The practice scoop was emptied onto a designated dump area on the ground after the Robotic Arm Camera photographed the soil inside the scoop. The Phoenix team plans to have the arm deliver its next scoopful, later this week, to an instrument that heats and sniffs the sample to identify ingredients.
A glint of bright material appears in the scooped-up soil and in the hole from which it came. "That bright material might be ice or salt. We're eager to do testing of the next three surface samples collected nearby to learn more about it," said Ray Arvidson of Washington University in St. Louis, Phoenix co-investigator for the robotic arm.
The camera on the arm examined the lander's first scoop of Martian soil. "The camera has its own red, green and blue lights, and we combine separate images taken with different illumination to create color images," said The University of Arizona's Pat Woida, senior engineer on the Phoenix team.
The Phoenix mission is led by Peter Smith at the UA with project management by NASA's Jet Propulsion Laboratory, located in Pasadena, Calif., and development partnership at Lockheed Martin, located in Denver. International contributions come from the Canadian Space Agency; the University of Neuchatel, Switzerland; the universities of Copenhagen and Aarhus, Denmark; Max Planck Institute, Germany; and the Finnish Meteorological Institute.MEDIA CONTACTS:
Further Improvement of Qubit Lifetime for Quantum Computers
09.12.2016 | Forschungszentrum Jülich
Electron highway inside crystal
09.12.2016 | Julius-Maximilians-Universität Würzburg
Physicists of the University of Würzburg have made an astonishing discovery in a specific type of topological insulators. The effect is due to the structure of the materials used. The researchers have now published their work in the journal Science.
Topological insulators are currently the hot topic in physics according to the newspaper Neue Zürcher Zeitung. Only a few weeks ago, their importance was...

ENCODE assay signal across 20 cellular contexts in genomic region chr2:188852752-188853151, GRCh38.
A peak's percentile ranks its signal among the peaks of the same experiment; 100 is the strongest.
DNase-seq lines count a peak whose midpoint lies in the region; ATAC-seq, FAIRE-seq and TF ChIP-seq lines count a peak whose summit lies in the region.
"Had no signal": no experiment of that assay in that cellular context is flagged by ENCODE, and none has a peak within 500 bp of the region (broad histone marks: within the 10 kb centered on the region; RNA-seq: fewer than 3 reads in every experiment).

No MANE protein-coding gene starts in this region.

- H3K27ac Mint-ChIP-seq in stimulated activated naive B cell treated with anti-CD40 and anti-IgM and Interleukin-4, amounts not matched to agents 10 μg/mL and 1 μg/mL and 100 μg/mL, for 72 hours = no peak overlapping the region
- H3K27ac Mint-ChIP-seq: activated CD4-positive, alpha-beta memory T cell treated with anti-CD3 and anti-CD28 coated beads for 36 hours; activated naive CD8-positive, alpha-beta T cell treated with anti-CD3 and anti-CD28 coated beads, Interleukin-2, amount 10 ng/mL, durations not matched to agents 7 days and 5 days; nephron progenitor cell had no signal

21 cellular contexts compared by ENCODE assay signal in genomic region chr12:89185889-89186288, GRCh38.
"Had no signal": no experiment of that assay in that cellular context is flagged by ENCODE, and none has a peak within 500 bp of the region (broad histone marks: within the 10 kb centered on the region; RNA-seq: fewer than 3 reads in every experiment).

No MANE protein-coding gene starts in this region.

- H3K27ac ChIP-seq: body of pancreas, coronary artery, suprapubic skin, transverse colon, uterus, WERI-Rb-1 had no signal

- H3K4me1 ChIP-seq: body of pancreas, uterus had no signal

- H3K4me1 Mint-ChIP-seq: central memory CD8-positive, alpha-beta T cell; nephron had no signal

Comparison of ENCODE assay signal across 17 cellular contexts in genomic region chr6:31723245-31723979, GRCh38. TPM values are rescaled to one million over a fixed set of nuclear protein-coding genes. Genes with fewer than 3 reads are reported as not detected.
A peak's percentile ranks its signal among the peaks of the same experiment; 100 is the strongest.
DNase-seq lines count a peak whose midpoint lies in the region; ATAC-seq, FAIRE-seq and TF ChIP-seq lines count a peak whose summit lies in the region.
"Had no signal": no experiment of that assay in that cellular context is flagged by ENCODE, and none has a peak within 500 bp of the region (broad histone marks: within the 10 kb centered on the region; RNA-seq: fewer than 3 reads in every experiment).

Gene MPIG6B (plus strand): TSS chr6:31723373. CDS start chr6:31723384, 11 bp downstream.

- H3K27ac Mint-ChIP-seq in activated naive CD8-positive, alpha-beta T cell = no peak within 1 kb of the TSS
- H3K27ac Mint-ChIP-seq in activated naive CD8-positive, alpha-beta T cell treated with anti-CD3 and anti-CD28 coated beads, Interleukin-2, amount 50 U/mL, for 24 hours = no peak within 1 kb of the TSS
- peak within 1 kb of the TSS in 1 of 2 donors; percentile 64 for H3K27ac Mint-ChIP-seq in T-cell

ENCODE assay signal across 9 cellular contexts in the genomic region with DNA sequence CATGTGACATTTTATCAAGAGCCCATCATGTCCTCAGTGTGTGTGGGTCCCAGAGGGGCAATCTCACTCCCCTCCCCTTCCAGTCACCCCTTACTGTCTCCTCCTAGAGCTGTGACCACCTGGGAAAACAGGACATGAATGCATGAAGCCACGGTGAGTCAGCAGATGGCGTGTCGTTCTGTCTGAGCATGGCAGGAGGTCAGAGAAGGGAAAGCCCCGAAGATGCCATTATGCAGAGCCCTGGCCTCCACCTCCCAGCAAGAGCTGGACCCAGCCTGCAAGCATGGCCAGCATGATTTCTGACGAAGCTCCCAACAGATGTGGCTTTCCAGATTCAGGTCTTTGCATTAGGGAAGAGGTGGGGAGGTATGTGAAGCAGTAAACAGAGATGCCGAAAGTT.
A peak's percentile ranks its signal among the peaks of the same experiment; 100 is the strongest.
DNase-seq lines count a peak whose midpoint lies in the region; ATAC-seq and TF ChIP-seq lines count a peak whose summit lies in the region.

In recent years, lasers with ultrashort pulses (USP) down to the femtosecond range have become established on an industrial scale. They could advance some applications with the much-lauded “cold ablation” – if that meant they would then achieve more throughput. A new generation of process engineering that will address this issue in particular will be discussed at the “4th UKP Workshop – Ultrafast Laser Technology” in April 2017.
Even back in the 1990s, scientists were comparing materials processing with nanosecond, picosecond and femtosesecond pulses. The result was surprising:...
Have you ever wondered how you see the world? Vision is about photons of light, which are packets of energy, interacting with the atoms or molecules in what...
A multi-institutional research collaboration has created a novel approach for fabricating three-dimensional micro-optics through the shape-defined formation of porous silicon (PSi), with broad impacts in integrated optoelectronics, imaging, and photovoltaics.
Working with colleagues at Stanford and The Dow Chemical Company, researchers at the University of Illinois at Urbana-Champaign fabricated 3-D birefringent...
In experiments with magnetic atoms conducted at extremely low temperatures, scientists have demonstrated a unique phase of matter: The atoms form a new type of quantum liquid or quantum droplet state. These so called quantum droplets may preserve their form in absence of external confinement because of quantum effects. The joint team of experimental physicists from Innsbruck and theoretical physicists from Hannover report on their findings in the journal Physical Review X.
“Our Quantum droplets are in the gas phase but they still drop like a rock,” explains experimental physicist Francesca Ferlaino when talking about the...
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